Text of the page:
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Charlotte Amalie
Thursday, December 8, 2022
HomeCommentaryLegislature CornerLegislature Corner: House Votes to Raise V.I. Servicemembers Pay, Bolster National Security

Legislature Corner: House Votes to Raise V.I. Servicemembers Pay, Bolster National Security

U.S. Capitol (Shutterstock image)
U.S. Capitol (Shutterstock image)

Congresswoman Stacey E. Plaskett released the following statement on the successful passage by the House of Representatives of H.R.7900, the National Defense Authorization Act (NDAA) for Fiscal Year 2023. This legislation will provide a well-earned raise for USVI servicemembers, bolster America’s national security and promote U.S. leadership on the global stage.

“Passed annually by Congress since 1961, the NDAA authorizes funding levels for the Department of Defense. This legislation allows the Armed Forces to pay, train and equip U.S. servicemembers; support America’s allies around the world and carry out essential national security operations. This legislation also includes initiatives to support cutting-edge research at Historically Black Colleges and Universities, expand our military’s talent pipeline and bolster the security of our supply chains. Amid the rising threat of tyranny, House Democrats remain committed to keeping Americans safe and upholding our most cherished values around the world.

“With this year’s NDAA, House Democrats have advanced a range of key national security priorities:

  • A well-earned raise for U.S. Virgin Islands servicemembers, including a 4.6% pay increase for uniformed and civilian personnel, 2.4% inflation bonuses for servicemembers earning less than $45,000 per year and a $15 per hour minimum wage for federal contract workers.
  • Support for the people of Ukraine, including $1 billion for the Ukraine Security Assistance Initiative (USAI) and additional efforts to reduce U.S. dependence on Russian energy.
  • Resources for minority serving institutions, including more than $111 million in HBCU research funding and a pilot program to increase research capacity at MSIs.
  • Investments in next-generation defense technology, including $275 million to fund advances in hyper-sonics, electronic warfare and artificial intelligence.
  • Civilian harm mitigation measures, including the establishment of a Commission on Civilian Harm and a Center for Excellence in Civilian Harm Mitigation.
  • Improvements to supply chain security, including an assessment of dual-use technology and strengthened risk management for pharmaceutical supply chains.
  • Expanded cooperation with U.S. allies, including anti-trafficking and climate resilience efforts.

Furthermore, this year’s NDAA also contained the following amendments for the U.S. territories sponsored by Congresswoman Plaskett:

  • Amendment to require a Department of Defense report to Congress on U.S. military capabilities in the Caribbean basin, particularly in and around the Virgin Islands and Puerto Rico.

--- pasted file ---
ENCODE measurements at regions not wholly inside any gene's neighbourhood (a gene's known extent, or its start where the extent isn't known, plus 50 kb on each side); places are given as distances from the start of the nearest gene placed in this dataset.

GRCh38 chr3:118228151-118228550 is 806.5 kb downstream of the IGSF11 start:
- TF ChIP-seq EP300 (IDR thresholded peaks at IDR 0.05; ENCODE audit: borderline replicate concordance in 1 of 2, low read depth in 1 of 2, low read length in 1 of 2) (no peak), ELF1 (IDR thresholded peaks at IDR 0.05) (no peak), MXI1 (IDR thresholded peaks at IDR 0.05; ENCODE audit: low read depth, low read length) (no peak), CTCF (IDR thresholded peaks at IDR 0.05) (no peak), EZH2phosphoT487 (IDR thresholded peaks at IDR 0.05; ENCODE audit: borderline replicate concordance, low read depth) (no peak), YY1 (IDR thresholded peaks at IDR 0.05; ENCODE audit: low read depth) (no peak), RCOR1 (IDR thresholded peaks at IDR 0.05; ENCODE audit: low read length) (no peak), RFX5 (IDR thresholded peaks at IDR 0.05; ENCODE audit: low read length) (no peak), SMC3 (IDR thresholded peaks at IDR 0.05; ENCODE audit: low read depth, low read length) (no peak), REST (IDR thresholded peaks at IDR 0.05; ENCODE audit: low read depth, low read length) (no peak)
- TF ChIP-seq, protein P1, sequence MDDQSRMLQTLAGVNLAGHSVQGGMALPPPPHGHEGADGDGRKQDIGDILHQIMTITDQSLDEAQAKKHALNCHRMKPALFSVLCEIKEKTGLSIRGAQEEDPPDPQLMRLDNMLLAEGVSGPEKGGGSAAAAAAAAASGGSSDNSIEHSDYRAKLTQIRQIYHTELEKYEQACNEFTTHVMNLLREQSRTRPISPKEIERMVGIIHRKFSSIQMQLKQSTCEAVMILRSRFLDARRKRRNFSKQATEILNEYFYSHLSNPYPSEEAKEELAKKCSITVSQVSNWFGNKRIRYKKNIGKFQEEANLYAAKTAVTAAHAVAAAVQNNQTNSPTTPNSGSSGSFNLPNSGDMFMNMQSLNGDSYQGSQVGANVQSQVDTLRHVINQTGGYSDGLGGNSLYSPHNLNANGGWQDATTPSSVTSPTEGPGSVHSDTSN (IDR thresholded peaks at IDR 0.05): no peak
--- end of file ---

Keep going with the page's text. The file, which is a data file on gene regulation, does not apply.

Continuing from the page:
• Such report would have to include an assessment of the value, feasibility, and cost of increasing U.S. capabilities in the Caribbean to:

o combat transnational criminal organizations and illicit narcotics and weapons trafficking in the Caribbean;

o improve the surveillance capabilities and maximize the effectiveness of counter-trafficking operations in the Caribbean;

o ensure that U.S. Northern Command and U.S. Southern Command have the necessary assets to support and increase measures to detect, interdict, disrupt, or curtail illicit narcotics and weapons trafficking activities;

o respond to malign influences of China and Russia in the Caribbean;

o increase supply chain resiliency and near-shoring in global trade; and

o strengthen the ability of the security sector to respond to and become more resilient in the face of, major disasters, including to ensure critical infrastructure and ports can come back online rapidly following disasters.

  • The report would also have to include an assessment of United States military force posture in the Caribbean.
  • Amendment to require the Department of Veterans Affairs (VA) to establish the Advisory Committee on United States Outlying Areas to provide advice and guidance to the VA on matters relating to veterans residing in U.S. territories, including the Virgin Islands. Among other duties, the committee must advise the VA on how to improve its programs and services to better serve veterans living in the listed areas.

“A companion bill must now be taken up and passed by the Senate before it gets to the President Biden’s desk for signature into law. The Senate will take up its version in the coming months and the two versions, both from the House and the Senate, will likely go to conference. One final version will be negotiated, then head to the President’s desk.

“In addition, yesterday the House of Representatives passed a major, historic piece of separate legislation for our veterans, the Sergeant First Class Heath Robinson Honoring Our Promise to Address Comprehensive Toxics (PACT) Act (S.3373). The bill makes veterans who during their military service were exposed to burn pits or other toxic substances automatically eligible for VA health care and disability benefits if they develop any of almost two dozen illnesses, conditions and categories of cancer specified by the bill.

“This veterans’ bill also includes Congresswoman Plaskett’s amendment to require a Government Accountability Office study and report on access and barriers to veterans benefits and services for veterans in territories of the United States.”

People may follow the progress of H.R. 7900 and S.3373 by clicking each bill number.

Editor’s note: Congresswoman Stacey E. Plaskett is the U.S. Virgin Islands delegate-to;Congress.

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